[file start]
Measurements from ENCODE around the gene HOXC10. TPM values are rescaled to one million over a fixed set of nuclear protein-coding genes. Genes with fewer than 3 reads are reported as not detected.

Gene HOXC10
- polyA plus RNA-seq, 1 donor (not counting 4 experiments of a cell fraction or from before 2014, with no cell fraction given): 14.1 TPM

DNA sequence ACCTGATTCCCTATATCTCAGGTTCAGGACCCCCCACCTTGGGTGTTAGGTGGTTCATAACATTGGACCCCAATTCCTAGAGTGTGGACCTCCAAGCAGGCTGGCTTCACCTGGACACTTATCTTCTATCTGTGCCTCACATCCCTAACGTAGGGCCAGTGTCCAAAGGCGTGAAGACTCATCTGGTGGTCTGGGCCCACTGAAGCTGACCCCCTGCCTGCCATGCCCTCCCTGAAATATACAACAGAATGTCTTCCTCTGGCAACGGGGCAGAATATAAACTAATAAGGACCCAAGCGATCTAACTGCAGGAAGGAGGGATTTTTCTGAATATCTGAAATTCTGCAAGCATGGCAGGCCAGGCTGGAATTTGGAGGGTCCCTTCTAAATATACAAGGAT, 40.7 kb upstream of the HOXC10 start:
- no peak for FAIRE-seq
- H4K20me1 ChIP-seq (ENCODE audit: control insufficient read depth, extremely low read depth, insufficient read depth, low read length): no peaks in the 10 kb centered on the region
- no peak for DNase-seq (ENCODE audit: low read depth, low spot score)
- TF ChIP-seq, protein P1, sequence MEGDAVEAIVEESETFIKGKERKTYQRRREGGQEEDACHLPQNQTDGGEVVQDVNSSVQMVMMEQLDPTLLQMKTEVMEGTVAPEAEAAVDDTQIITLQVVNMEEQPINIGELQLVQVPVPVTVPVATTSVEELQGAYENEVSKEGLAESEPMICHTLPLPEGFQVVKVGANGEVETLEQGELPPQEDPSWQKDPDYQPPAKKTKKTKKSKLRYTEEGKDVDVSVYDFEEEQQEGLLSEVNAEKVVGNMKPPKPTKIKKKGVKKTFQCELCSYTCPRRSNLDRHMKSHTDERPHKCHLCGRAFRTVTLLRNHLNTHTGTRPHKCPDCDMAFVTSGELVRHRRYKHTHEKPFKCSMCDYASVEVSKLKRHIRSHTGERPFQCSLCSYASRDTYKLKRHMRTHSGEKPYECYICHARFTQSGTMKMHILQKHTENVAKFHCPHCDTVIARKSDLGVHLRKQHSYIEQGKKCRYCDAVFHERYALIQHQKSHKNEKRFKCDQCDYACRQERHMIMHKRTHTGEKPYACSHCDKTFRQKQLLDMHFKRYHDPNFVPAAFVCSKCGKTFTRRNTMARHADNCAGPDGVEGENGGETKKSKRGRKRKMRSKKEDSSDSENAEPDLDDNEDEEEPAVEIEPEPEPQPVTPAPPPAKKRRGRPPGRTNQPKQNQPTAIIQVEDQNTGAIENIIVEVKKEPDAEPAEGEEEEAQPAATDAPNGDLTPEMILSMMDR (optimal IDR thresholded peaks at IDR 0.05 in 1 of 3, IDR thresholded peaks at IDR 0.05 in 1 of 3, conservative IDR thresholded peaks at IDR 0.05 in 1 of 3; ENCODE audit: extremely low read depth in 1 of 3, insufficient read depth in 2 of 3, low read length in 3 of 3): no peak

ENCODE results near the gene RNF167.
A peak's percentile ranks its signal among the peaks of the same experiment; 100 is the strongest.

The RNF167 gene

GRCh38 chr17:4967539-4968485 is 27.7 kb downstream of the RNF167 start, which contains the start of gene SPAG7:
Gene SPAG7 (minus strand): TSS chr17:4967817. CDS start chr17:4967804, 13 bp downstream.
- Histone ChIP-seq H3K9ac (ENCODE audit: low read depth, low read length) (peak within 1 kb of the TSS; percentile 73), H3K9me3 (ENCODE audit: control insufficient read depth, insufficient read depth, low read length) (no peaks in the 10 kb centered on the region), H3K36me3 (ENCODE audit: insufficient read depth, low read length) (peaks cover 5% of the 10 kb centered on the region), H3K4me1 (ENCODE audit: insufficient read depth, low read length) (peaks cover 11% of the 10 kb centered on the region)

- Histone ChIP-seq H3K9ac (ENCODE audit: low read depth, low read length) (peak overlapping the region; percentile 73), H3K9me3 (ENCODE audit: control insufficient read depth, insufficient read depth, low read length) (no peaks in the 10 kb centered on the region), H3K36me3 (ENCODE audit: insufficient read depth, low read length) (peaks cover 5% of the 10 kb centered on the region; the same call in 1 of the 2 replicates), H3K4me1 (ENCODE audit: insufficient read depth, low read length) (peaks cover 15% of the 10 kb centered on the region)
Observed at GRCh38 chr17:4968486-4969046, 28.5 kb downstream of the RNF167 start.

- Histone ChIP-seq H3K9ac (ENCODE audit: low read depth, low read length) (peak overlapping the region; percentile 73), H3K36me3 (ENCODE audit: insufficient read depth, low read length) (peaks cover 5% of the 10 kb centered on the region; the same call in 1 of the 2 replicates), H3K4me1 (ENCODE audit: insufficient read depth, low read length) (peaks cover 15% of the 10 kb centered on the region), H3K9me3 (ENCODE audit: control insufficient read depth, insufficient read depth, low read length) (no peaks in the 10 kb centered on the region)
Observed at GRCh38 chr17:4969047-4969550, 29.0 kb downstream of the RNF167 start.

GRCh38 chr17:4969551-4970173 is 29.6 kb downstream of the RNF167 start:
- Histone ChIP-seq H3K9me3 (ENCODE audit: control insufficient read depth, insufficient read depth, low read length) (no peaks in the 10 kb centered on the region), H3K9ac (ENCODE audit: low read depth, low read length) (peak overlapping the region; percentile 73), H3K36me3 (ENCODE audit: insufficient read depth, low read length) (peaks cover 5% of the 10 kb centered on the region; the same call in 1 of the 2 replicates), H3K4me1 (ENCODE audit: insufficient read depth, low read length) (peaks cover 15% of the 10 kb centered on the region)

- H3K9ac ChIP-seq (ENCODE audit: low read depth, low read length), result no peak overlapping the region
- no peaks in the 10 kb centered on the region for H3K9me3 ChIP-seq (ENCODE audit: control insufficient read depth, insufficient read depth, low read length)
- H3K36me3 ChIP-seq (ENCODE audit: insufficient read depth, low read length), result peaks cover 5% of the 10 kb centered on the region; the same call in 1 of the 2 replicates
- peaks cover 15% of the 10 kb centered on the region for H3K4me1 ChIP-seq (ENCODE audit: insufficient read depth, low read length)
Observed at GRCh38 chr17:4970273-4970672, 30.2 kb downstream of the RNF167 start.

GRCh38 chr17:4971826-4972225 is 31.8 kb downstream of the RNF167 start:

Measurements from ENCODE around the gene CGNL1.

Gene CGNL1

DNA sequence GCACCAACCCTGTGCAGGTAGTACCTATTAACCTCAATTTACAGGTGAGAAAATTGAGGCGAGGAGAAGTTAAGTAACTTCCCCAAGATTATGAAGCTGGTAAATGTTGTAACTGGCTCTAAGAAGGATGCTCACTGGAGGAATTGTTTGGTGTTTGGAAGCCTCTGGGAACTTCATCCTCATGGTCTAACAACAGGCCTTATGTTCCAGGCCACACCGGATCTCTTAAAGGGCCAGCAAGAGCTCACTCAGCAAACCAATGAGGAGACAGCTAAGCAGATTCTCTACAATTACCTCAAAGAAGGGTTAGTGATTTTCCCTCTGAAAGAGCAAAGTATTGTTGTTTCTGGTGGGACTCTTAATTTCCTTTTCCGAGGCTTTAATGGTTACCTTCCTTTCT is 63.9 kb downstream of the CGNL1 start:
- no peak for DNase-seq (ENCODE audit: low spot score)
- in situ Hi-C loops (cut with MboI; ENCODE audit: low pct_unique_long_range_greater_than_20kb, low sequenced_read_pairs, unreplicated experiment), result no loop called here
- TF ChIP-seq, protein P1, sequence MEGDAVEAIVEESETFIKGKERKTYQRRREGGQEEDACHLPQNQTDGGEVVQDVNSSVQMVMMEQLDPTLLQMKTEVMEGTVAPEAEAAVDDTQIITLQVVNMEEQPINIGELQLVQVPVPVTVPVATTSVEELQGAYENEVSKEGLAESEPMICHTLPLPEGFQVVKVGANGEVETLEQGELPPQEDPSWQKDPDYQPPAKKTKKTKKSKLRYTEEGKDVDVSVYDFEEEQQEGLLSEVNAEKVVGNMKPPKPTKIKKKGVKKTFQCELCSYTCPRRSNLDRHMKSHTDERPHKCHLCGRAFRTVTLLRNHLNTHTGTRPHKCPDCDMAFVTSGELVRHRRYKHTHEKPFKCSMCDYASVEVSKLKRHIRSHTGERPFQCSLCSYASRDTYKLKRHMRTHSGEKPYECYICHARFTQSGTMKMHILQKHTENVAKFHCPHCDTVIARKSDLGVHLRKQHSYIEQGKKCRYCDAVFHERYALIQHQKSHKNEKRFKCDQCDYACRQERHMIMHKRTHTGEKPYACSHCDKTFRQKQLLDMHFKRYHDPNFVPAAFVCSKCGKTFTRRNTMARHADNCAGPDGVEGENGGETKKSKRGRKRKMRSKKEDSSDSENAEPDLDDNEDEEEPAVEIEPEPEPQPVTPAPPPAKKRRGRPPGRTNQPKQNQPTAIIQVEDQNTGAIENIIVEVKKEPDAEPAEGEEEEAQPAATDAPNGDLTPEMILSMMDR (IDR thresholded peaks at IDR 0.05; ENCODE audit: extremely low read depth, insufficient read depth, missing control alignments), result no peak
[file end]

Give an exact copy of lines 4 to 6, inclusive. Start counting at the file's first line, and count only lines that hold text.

DNA sequence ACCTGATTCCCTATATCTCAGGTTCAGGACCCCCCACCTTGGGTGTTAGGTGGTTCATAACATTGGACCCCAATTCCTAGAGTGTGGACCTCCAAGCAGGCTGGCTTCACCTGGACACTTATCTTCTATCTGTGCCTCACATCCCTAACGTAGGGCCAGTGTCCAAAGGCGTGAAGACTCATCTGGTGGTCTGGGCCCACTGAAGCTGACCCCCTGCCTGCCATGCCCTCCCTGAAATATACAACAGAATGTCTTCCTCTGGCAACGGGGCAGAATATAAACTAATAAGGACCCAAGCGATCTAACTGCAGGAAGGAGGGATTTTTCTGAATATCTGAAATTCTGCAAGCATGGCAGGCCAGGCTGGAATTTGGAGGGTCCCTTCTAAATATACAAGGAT, 40.7 kb upstream of the HOXC10 start:
- no peak for FAIRE-seq
- H4K20me1 ChIP-seq (ENCODE audit: control insufficient read depth, extremely low read depth, insufficient read depth, low read length): no peaks in the 10 kb centered on the region